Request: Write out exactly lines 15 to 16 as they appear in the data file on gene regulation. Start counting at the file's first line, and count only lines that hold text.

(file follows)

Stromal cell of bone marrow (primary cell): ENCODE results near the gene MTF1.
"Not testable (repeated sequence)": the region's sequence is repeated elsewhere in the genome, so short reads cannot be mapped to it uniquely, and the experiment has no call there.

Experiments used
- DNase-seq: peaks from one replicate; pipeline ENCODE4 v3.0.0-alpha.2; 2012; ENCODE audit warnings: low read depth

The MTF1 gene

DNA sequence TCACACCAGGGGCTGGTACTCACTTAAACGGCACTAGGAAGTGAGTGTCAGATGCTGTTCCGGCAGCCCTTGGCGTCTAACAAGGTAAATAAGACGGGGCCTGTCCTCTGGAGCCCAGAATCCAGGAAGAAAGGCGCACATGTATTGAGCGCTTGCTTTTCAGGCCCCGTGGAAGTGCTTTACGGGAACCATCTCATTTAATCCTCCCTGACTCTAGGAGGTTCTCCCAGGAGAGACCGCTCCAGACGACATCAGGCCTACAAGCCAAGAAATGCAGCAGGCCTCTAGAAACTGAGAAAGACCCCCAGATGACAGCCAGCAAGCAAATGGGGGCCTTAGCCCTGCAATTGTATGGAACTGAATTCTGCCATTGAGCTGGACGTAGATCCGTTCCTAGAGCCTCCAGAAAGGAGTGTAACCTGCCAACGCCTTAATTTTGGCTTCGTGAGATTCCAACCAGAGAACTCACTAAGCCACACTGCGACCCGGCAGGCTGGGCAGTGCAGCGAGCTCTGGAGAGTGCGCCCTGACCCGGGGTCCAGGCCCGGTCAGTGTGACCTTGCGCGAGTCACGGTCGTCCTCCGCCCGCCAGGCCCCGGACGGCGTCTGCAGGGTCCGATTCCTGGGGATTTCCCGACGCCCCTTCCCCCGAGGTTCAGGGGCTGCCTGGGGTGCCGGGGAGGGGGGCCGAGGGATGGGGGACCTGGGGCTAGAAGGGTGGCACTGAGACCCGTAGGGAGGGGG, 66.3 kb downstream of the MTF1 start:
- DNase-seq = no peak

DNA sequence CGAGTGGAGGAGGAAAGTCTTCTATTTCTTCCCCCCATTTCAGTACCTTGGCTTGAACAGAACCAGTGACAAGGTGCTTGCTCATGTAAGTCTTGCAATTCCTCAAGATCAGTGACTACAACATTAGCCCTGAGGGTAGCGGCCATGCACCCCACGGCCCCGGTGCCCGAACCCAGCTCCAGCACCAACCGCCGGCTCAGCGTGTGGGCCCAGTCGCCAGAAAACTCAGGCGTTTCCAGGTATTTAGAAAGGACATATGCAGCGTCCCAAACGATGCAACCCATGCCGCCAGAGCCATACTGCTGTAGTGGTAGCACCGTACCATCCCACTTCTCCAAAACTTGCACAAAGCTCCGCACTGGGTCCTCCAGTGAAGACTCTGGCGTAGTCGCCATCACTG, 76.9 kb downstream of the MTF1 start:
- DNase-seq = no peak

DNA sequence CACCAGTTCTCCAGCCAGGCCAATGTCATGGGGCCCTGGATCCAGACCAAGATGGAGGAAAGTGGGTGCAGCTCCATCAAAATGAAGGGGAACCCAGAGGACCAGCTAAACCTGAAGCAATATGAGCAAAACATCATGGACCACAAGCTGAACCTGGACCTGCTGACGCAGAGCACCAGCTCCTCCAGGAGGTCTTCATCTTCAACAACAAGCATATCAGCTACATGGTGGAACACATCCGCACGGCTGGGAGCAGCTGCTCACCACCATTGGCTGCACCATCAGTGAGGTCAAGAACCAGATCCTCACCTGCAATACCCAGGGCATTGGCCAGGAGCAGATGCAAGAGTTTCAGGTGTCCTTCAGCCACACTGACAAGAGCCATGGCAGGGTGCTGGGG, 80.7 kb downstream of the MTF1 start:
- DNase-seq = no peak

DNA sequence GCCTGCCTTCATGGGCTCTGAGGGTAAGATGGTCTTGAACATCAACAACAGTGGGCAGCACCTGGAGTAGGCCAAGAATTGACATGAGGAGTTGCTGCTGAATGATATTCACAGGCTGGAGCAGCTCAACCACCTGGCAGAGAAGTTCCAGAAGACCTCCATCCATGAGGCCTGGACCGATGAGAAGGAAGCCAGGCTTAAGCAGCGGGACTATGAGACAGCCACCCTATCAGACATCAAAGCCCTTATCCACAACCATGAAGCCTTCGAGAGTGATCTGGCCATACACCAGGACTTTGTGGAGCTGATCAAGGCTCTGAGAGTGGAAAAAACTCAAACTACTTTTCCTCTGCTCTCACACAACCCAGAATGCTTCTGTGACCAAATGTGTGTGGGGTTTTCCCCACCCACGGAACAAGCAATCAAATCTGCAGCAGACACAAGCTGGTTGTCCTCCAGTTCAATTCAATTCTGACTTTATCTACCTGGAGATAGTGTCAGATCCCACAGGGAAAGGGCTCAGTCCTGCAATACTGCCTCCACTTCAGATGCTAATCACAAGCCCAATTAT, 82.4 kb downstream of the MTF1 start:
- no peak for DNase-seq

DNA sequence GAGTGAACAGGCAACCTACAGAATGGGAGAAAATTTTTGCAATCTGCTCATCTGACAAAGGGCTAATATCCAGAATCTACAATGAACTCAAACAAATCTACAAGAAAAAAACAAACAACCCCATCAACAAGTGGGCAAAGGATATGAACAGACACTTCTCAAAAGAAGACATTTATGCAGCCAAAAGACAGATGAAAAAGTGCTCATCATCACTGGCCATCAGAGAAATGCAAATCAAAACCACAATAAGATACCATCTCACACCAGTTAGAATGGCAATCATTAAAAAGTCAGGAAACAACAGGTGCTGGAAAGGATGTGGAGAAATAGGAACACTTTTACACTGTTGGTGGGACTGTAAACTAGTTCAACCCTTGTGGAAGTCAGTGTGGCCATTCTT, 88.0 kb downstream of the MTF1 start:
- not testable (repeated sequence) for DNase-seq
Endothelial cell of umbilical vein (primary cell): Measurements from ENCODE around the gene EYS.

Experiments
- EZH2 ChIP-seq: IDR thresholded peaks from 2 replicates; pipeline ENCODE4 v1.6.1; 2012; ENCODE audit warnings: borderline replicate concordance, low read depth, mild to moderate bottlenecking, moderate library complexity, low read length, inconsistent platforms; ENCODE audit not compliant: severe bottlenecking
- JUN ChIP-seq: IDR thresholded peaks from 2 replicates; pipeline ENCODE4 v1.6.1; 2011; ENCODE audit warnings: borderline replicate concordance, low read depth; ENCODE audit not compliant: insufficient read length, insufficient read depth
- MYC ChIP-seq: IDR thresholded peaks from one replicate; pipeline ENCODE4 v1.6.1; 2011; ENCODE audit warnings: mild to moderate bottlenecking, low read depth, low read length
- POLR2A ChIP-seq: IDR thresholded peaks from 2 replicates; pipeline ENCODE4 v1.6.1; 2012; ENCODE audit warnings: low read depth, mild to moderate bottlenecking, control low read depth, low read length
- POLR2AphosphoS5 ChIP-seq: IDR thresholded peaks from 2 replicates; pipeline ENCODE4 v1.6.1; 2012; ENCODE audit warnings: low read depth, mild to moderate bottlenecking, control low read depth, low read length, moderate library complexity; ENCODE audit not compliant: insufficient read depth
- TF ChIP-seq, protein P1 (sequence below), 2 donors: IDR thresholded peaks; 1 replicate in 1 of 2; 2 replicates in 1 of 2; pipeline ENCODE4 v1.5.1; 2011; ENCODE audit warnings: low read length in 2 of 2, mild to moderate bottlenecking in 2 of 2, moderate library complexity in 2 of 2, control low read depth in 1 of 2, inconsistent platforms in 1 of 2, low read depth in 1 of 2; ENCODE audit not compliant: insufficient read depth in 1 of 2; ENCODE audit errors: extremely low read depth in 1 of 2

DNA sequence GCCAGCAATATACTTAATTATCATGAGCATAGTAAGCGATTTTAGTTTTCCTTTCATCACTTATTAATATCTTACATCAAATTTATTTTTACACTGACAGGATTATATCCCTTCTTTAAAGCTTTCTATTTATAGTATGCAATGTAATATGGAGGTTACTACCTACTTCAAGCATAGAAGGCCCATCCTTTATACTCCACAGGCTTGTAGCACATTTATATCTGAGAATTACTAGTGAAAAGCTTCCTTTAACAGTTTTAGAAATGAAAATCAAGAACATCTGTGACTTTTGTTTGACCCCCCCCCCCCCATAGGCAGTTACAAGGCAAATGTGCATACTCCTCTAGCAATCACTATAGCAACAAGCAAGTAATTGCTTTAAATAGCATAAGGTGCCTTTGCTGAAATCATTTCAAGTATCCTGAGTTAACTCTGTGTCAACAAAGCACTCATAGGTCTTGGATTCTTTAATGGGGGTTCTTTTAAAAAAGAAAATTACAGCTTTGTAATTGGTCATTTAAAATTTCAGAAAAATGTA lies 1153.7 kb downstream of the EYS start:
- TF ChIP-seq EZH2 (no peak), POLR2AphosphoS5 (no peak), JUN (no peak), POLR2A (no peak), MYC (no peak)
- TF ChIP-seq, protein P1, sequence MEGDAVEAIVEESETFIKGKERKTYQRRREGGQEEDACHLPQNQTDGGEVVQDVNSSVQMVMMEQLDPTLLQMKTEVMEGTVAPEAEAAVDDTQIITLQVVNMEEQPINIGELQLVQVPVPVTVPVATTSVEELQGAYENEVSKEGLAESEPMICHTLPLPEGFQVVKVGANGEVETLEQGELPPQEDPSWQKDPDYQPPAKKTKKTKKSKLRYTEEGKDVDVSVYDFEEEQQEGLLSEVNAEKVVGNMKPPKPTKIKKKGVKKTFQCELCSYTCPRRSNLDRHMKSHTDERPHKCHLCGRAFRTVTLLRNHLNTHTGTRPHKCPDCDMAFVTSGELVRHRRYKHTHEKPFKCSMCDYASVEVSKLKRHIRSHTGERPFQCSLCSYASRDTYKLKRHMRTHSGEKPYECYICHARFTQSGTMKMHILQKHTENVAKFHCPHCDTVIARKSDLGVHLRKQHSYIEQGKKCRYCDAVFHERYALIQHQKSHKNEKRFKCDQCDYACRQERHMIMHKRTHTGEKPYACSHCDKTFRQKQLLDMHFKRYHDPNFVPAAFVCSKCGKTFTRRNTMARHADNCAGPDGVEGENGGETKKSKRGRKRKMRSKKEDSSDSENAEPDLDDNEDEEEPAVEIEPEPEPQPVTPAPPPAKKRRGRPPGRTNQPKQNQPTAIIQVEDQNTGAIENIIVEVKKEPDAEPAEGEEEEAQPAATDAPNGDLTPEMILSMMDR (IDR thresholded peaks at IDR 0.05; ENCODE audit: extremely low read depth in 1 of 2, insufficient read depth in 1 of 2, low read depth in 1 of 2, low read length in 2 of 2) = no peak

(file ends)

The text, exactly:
- not testable (repeated sequence) for DNase-seq
Endothelial cell of umbilical vein (primary cell): Measurements from ENCODE around the gene EYS.